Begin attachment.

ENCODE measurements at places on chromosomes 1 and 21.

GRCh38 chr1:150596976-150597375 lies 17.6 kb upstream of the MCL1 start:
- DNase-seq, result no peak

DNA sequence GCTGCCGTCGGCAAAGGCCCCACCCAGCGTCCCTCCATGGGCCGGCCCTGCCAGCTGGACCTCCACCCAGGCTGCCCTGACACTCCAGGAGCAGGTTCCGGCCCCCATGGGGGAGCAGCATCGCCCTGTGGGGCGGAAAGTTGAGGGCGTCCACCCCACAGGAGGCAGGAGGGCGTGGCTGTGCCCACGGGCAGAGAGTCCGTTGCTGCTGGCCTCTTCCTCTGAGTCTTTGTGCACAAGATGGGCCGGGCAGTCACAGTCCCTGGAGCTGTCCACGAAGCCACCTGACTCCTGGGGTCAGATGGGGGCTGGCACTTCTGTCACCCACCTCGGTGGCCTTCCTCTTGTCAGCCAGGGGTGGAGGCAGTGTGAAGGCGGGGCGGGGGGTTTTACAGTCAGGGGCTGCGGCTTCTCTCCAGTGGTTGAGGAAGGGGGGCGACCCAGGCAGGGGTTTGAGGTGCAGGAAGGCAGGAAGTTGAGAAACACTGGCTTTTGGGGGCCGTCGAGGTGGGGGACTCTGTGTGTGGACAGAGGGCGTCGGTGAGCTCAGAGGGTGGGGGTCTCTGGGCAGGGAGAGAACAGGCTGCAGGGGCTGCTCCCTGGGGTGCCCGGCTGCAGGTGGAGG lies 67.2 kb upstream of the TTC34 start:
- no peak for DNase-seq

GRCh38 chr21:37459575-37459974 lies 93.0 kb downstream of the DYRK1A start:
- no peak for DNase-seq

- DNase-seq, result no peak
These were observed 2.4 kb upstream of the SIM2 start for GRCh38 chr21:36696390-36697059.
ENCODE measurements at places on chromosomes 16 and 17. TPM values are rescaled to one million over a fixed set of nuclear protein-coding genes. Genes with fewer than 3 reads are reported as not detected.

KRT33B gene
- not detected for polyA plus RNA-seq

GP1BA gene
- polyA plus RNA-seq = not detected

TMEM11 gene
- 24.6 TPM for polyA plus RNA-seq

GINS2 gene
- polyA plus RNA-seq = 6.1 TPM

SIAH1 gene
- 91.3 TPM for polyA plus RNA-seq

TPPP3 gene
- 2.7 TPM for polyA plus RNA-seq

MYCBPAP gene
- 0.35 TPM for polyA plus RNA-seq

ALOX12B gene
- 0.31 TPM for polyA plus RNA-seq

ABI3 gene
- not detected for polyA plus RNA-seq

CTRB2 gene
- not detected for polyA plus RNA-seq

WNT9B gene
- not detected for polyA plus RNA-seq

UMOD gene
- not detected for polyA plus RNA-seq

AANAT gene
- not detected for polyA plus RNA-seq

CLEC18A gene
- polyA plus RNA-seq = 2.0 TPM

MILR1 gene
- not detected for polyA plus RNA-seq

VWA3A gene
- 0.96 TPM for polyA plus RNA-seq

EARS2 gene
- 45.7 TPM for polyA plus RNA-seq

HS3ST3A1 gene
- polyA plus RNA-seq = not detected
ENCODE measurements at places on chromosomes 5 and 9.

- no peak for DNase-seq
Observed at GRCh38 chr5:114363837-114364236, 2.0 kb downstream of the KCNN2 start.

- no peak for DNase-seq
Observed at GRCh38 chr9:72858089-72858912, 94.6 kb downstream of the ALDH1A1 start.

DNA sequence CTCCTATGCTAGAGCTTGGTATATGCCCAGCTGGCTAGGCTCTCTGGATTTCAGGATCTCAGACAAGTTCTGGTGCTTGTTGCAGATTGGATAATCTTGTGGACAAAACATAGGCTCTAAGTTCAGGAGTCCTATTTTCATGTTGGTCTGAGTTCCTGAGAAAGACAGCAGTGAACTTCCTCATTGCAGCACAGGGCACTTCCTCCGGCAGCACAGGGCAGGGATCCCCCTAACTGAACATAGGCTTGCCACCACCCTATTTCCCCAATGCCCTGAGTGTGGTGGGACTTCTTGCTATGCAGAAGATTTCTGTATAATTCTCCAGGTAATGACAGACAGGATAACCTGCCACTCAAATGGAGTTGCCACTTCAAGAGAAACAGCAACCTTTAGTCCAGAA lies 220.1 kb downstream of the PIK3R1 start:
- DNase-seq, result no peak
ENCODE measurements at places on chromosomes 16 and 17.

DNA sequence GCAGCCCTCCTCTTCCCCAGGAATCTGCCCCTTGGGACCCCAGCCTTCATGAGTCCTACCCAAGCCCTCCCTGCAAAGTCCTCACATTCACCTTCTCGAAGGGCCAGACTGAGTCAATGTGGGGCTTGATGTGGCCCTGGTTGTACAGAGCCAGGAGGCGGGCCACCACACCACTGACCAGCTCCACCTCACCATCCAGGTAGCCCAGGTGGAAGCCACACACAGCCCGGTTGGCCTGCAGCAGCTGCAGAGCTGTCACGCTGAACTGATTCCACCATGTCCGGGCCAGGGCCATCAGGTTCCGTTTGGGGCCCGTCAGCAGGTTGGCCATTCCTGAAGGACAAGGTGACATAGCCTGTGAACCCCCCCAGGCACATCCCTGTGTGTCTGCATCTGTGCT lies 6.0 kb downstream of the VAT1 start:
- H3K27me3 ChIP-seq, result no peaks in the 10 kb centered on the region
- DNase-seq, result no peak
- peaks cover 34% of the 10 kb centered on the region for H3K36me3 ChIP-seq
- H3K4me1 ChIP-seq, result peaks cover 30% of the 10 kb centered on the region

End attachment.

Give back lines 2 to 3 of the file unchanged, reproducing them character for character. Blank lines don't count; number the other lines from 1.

GRCh38 chr1:150596976-150597375 lies 17.6 kb upstream of the MCL1 start:
- DNase-seq, result no peak